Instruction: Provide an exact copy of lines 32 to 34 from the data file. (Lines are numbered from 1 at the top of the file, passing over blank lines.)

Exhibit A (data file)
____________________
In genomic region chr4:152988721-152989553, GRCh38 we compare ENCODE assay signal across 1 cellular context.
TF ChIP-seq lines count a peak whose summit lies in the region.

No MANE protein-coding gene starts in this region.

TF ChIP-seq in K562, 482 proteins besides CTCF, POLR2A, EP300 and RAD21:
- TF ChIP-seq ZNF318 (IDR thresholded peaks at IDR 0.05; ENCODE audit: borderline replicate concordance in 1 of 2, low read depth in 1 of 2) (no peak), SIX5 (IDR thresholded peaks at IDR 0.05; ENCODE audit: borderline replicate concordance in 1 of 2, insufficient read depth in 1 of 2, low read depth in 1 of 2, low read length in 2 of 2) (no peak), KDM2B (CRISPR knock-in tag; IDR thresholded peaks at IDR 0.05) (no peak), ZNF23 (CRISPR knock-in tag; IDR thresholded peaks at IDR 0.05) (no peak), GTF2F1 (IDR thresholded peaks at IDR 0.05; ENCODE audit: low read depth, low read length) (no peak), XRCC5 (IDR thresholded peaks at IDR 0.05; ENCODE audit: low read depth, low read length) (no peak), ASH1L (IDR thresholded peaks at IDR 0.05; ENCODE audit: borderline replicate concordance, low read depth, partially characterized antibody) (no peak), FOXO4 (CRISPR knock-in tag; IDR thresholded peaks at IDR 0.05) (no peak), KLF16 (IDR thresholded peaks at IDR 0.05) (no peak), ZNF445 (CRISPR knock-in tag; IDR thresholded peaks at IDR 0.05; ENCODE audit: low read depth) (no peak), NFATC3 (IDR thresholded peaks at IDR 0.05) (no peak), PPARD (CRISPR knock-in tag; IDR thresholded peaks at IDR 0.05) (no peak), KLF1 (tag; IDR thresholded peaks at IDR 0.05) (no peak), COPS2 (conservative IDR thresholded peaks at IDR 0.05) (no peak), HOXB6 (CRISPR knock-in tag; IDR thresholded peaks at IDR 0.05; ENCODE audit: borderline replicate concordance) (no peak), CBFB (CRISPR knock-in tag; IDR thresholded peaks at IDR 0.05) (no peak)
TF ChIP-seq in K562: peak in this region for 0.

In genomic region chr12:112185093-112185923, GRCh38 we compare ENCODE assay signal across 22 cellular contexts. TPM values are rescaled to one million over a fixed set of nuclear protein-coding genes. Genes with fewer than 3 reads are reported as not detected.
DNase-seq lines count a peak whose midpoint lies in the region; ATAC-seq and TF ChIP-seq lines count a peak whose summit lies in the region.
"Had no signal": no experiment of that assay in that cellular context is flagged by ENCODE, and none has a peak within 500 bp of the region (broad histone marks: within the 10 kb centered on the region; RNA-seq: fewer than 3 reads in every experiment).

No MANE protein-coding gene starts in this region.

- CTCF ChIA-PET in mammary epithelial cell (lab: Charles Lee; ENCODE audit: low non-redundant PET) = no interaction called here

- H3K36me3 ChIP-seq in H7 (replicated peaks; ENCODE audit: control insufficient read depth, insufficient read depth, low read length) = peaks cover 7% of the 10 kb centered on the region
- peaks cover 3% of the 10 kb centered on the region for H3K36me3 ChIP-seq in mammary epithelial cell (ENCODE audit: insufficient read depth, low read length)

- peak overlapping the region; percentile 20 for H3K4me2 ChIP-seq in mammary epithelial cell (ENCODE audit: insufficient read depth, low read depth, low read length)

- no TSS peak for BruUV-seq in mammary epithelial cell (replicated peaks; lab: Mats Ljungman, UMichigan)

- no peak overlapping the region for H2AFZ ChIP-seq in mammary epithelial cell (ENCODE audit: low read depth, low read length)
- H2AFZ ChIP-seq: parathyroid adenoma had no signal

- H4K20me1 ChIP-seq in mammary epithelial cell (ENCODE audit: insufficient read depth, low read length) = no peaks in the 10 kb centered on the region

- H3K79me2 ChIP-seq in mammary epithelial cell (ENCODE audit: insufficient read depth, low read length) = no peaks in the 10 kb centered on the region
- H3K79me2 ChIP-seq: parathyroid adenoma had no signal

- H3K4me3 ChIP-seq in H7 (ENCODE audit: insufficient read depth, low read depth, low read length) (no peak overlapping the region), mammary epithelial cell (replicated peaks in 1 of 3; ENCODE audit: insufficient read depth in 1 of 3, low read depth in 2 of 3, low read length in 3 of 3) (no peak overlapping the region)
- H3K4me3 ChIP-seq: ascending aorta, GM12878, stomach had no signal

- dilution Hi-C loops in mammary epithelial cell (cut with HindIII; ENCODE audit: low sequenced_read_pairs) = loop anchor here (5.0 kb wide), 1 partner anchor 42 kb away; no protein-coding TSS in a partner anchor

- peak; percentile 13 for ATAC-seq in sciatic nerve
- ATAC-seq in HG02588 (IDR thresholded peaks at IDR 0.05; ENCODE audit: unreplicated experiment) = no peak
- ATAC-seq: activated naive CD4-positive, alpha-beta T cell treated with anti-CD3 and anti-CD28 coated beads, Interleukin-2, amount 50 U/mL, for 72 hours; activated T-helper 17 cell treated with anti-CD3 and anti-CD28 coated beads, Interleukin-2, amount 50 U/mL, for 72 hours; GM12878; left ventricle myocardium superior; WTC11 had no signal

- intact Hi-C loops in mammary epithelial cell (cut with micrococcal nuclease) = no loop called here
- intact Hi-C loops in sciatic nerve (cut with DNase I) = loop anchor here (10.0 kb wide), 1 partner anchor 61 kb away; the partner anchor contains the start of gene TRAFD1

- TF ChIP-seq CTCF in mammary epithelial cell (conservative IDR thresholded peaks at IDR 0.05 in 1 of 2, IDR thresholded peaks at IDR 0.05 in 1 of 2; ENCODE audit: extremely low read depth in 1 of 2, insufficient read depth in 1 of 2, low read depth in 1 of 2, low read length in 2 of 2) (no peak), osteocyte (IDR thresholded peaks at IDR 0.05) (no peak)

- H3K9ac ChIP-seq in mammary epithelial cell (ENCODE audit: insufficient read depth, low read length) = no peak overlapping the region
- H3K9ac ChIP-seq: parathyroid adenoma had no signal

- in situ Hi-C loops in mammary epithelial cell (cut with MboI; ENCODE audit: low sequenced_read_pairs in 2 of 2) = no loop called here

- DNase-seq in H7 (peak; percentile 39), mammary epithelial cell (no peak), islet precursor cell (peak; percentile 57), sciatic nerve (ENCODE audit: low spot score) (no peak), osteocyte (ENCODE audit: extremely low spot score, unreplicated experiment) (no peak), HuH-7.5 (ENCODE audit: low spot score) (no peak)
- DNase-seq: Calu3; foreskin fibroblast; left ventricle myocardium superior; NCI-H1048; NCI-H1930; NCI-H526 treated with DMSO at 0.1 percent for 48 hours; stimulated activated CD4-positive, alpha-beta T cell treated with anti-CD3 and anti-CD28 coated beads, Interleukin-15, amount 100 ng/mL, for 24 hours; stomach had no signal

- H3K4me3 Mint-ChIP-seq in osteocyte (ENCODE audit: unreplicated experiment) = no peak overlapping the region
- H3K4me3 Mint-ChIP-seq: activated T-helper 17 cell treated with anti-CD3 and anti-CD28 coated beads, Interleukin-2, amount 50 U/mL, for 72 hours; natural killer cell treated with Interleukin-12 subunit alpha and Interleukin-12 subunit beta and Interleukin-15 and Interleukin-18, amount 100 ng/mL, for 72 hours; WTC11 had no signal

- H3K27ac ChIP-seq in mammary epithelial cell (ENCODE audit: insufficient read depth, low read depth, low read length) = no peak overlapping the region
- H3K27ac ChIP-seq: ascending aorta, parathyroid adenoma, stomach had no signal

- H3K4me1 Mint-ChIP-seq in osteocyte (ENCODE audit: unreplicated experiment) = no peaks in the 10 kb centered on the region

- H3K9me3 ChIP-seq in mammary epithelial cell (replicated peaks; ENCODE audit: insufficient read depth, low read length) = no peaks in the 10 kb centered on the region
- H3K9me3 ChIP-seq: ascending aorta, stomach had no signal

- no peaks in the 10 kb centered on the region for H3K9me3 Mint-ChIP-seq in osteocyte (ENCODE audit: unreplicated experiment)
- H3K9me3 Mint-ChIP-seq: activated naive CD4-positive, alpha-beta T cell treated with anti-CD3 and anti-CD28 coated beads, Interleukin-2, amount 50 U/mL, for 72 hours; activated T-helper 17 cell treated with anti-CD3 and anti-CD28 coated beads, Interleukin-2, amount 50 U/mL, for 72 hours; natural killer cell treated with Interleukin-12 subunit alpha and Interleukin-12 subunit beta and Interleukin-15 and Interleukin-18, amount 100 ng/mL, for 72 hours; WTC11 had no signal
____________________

- in situ Hi-C loops in mammary epithelial cell (cut with MboI; ENCODE audit: low sequenced_read_pairs in 2 of 2) = no loop called here

- DNase-seq in H7 (peak; percentile 39), mammary epithelial cell (no peak), islet precursor cell (peak; percentile 57), sciatic nerve (ENCODE audit: low spot score) (no peak), osteocyte (ENCODE audit: extremely low spot score, unreplicated experiment) (no peak), HuH-7.5 (ENCODE audit: low spot score) (no peak)
- DNase-seq: Calu3; foreskin fibroblast; left ventricle myocardium superior; NCI-H1048; NCI-H1930; NCI-H526 treated with DMSO at 0.1 percent for 48 hours; stimulated activated CD4-positive, alpha-beta T cell treated with anti-CD3 and anti-CD28 coated beads, Interleukin-15, amount 100 ng/mL, for 24 hours; stomach had no signal